The season stormed on, and while I struggled a bit in school, I only got better at the job as things went on. The team seemed to hit its stride too. We got to Frontier Conference play and were actually holding our own. We started the first half of conference play with a winning record at 4-3 and word was spreading around campus that we had a pretty good thing going here. Our first home games were sparsely attended by more than the guy's folks and wives/girlfriends, but students actually started showing up and our tiny little gym would at least sound loud. Anyway, a local cable outfit in Montana used to show FC games on Thursday nights and word got out that they were going to broadcast from Salt Lake as we took on the #5 team in the NAIA at the time, Lewis-Clark State. They stomped us pretty good up at their place in the first half of conference play, but Coach had a plan. And we were going to announce our presence that night.

L-C had the frontrunner for Frontier Player of the year, a dude by the name of Franklin, on their squad. Coach theorized that if we could render him ineffective, our defense would match up well with the rest of their squad. So he put one of the more soft-spoken guys on our team, Pierce, the job of getting in his head. "He'll never see it coming," he said. From the opening jump, the game was highly competitive, and the crowd was the biggest we'd seen so far. Mostly because the Cable company had to build a rather large platform covering a good chunk of our bleachers displacing a good chunk of our burgeoning "Sixth Man" fan group to other sections. But they were into it, they were talking shit and clearly L-C had looked past us. From under my video perch, I could hear Pierce's version of running smack on Franklin, which pretty much amounted to corny dad jokes, but it must've been working because halfway through the second half, he was only 3-13 from the field with two boards.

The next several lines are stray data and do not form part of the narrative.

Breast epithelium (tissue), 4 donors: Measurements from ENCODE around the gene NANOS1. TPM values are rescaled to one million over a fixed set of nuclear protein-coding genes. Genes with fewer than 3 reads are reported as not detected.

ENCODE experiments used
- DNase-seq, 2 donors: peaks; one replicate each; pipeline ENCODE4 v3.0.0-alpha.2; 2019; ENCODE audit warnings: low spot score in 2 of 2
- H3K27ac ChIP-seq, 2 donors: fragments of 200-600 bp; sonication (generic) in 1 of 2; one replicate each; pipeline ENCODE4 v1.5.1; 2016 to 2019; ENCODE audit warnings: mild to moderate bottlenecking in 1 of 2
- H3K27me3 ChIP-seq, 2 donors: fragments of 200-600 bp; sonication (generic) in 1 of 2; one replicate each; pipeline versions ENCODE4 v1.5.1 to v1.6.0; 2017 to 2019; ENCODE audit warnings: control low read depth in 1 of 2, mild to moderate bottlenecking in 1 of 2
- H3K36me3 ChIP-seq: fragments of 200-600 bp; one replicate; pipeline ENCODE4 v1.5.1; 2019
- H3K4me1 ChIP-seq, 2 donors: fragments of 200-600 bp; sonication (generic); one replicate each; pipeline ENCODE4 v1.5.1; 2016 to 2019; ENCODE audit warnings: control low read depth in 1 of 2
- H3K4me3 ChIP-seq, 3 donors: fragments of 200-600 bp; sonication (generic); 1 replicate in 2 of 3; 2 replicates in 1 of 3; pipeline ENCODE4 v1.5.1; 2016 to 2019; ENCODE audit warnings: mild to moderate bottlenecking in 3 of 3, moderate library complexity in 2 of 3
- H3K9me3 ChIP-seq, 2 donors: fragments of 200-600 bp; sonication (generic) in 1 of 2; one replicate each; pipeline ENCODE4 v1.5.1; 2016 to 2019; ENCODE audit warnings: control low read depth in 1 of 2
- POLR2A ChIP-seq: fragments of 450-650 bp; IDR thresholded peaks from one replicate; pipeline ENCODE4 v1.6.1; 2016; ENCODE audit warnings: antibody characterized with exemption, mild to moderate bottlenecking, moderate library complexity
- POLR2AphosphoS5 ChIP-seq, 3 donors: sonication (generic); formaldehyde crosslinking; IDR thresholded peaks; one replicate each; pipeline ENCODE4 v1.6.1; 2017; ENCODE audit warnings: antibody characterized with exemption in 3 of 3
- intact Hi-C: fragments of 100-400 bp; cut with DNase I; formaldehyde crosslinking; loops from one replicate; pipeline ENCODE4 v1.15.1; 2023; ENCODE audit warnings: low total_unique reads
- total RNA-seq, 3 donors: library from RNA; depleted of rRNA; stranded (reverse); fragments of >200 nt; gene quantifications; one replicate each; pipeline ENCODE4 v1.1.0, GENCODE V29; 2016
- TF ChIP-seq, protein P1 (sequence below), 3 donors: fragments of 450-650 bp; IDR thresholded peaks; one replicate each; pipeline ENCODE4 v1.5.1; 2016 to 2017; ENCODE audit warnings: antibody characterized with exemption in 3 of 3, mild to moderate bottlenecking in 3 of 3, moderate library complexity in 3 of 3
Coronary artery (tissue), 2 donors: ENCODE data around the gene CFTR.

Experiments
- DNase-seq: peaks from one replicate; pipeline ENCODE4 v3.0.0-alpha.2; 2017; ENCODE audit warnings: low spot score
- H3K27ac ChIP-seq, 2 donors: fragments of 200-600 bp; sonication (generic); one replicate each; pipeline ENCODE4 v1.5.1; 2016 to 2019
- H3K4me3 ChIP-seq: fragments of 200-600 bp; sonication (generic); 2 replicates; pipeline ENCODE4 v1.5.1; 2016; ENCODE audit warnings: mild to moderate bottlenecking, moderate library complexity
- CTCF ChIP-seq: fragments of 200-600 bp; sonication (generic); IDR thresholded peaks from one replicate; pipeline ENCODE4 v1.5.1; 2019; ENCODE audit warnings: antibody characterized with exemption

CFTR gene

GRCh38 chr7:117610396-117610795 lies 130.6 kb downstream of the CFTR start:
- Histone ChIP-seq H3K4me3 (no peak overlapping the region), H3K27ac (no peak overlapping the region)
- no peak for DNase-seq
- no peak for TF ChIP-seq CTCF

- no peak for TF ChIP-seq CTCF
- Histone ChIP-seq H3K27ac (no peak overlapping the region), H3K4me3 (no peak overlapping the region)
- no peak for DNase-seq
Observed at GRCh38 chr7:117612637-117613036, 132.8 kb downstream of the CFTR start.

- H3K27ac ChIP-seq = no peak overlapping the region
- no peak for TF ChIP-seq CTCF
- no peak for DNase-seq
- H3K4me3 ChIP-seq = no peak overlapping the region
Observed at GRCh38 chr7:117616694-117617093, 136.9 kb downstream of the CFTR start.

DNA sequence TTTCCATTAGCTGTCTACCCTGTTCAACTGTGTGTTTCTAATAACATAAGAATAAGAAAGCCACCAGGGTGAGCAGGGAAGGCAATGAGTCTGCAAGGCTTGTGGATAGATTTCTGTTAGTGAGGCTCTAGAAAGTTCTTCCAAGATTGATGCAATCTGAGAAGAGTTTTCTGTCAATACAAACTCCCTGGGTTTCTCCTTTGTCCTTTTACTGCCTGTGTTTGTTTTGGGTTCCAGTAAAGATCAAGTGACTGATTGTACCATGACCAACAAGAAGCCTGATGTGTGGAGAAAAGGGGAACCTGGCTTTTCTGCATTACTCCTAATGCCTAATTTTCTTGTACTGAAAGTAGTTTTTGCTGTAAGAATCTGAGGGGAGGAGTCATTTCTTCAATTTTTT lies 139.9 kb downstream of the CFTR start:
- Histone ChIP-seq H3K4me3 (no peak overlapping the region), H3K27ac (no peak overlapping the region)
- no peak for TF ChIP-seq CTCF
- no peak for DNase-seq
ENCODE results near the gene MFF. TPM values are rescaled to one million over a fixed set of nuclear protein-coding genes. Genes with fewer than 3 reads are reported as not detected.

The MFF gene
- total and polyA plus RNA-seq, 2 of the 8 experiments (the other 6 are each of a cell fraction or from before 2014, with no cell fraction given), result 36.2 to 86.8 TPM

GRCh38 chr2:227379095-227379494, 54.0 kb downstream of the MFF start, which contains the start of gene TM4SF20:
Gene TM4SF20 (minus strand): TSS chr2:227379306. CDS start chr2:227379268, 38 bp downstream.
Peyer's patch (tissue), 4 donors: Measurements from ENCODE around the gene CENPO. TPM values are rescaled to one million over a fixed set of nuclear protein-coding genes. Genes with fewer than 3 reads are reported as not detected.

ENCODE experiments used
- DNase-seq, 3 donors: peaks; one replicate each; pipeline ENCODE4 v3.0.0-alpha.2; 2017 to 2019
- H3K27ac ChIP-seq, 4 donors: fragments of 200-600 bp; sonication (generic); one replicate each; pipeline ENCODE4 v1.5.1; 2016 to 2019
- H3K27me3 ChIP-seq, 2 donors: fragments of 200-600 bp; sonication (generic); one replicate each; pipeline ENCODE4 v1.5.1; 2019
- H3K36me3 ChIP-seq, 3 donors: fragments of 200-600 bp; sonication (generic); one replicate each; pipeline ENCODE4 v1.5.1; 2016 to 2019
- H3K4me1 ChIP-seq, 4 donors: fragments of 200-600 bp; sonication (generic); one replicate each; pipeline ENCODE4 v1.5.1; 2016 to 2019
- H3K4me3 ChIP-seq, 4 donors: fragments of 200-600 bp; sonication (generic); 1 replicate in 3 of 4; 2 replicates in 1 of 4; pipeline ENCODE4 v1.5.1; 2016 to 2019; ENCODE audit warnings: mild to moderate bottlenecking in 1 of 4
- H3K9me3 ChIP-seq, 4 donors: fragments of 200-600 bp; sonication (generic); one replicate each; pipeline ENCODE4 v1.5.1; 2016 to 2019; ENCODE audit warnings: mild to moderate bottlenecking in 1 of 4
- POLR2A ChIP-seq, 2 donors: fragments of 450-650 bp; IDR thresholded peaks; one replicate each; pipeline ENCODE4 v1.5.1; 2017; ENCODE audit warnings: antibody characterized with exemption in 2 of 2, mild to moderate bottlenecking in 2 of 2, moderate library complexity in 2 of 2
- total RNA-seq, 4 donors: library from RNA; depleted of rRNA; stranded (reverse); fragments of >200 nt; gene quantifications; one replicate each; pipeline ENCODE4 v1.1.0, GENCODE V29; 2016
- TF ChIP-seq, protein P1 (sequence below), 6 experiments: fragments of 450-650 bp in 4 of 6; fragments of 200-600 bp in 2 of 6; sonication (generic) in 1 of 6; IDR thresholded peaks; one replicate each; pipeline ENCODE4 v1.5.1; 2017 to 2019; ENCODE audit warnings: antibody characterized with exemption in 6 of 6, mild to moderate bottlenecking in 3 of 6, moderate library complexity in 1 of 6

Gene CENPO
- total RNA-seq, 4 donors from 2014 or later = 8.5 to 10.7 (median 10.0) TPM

The fellas.
With about six minutes to go, something set Franklin off. Nobody has any idea what it was, and I doubt it was racial or anything, because none of those guys were that type, but Franklin took a swing at Pierce and it was on. Benches cleared, you could hear the TV guys losing their shit, I may or may not have attempted to wade into the fray myself. When I saw the TV tape, you could see me in the background sprinting down the stairs. It took a couple minutes, but the refs restored order after ejecting both guys. But L-C was now down their best player and six points on the scoreboard and the upset was in play. Mitch hit two clutch threes down the stretch and we'd beaten the at the time unbeaten best team in the league. The few students there, rushed the court, Matt, our new PA guy blasted his Pearl Jam tunes on the sound system and as a program we were on the map.

We finished conference play at .500 that year, bowing out in the conference quarterfinals, but the groundwork was laid for what was going to be a Frontier and NAIA basketball contender for years to come. It was awesome to be a part of getting on the ground floor of something good. And for the first time in awhile, I felt like a part of something bigger than myself. There's a lot of stories from those three years with the team and there will be a "Beer Money Year 2" in the future.

And even though he eventually moved on to bigger and better things, I'd still take a bullet for Coach.